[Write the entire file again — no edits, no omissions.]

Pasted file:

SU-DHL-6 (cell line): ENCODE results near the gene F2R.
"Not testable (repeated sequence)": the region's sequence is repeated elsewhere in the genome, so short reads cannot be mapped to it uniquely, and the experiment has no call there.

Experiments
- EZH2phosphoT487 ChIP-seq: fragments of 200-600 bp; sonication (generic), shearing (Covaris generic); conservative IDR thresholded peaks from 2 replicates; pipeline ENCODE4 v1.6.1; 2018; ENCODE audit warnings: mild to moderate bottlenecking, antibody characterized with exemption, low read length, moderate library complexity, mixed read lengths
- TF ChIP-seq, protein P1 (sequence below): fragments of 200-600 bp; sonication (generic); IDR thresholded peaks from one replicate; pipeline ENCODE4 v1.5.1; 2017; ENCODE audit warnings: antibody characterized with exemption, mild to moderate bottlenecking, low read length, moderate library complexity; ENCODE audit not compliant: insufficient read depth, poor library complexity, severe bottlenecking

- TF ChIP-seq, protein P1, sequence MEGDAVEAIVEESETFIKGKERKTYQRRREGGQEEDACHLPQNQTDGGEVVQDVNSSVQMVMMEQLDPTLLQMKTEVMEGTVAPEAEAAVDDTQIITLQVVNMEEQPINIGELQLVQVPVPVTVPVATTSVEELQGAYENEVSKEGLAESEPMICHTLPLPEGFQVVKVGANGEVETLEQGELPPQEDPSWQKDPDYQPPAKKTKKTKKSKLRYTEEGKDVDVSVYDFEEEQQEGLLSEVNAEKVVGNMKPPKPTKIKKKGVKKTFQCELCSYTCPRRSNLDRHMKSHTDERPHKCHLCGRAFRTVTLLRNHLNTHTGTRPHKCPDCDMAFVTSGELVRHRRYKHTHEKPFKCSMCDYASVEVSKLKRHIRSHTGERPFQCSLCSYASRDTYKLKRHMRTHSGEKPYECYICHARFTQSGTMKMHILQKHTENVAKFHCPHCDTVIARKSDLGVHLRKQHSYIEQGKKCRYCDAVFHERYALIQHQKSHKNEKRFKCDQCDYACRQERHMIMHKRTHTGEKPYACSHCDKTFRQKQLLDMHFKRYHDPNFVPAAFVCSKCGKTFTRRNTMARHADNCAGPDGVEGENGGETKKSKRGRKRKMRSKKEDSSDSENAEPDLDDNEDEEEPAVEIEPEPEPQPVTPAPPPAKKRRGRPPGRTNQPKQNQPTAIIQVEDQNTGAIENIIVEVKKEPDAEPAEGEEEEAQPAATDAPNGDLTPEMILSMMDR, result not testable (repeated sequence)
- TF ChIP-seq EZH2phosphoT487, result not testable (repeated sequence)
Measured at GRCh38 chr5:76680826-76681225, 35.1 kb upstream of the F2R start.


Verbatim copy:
SU-DHL-6 (cell line): ENCODE results near the gene F2R.
"Not testable (repeated sequence)": the region's sequence is repeated elsewhere in the genome, so short reads cannot be mapped to it uniquely, and the experiment has no call there.

Experiments
- EZH2phosphoT487 ChIP-seq: fragments of 200-600 bp; sonication (generic), shearing (Covaris generic); conservative IDR thresholded peaks from 2 replicates; pipeline ENCODE4 v1.6.1; 2018; ENCODE audit warnings: mild to moderate bottlenecking, antibody characterized with exemption, low read length, moderate library complexity, mixed read lengths
- TF ChIP-seq, protein P1 (sequence below): fragments of 200-600 bp; sonication (generic); IDR thresholded peaks from one replicate; pipeline ENCODE4 v1.5.1; 2017; ENCODE audit warnings: antibody characterized with exemption, mild to moderate bottlenecking, low read length, moderate library complexity; ENCODE audit not compliant: insufficient read depth, poor library complexity, severe bottlenecking

- TF ChIP-seq, protein P1, sequence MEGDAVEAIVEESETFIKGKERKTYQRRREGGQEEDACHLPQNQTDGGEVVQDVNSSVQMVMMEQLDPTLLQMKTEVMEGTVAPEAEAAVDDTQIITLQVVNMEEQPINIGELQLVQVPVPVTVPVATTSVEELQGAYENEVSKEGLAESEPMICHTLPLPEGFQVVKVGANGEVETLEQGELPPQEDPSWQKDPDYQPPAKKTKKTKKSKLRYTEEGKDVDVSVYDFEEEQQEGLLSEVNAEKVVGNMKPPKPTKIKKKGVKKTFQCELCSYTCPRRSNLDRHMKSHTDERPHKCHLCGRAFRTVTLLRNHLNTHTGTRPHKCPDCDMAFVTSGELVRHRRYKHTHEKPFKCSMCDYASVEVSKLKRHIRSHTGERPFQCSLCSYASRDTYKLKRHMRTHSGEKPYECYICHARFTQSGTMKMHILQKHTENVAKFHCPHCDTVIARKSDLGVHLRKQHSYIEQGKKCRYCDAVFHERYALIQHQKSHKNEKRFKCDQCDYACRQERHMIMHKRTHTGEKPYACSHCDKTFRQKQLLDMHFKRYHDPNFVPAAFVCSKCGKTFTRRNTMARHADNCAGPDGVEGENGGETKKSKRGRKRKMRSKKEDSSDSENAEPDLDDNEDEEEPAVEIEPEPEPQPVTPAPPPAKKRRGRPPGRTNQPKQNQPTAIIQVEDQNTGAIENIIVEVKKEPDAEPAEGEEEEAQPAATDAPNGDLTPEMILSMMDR, result not testable (repeated sequence)
- TF ChIP-seq EZH2phosphoT487, result not testable (repeated sequence)
Measured at GRCh38 chr5:76680826-76681225, 35.1 kb upstream of the F2R start.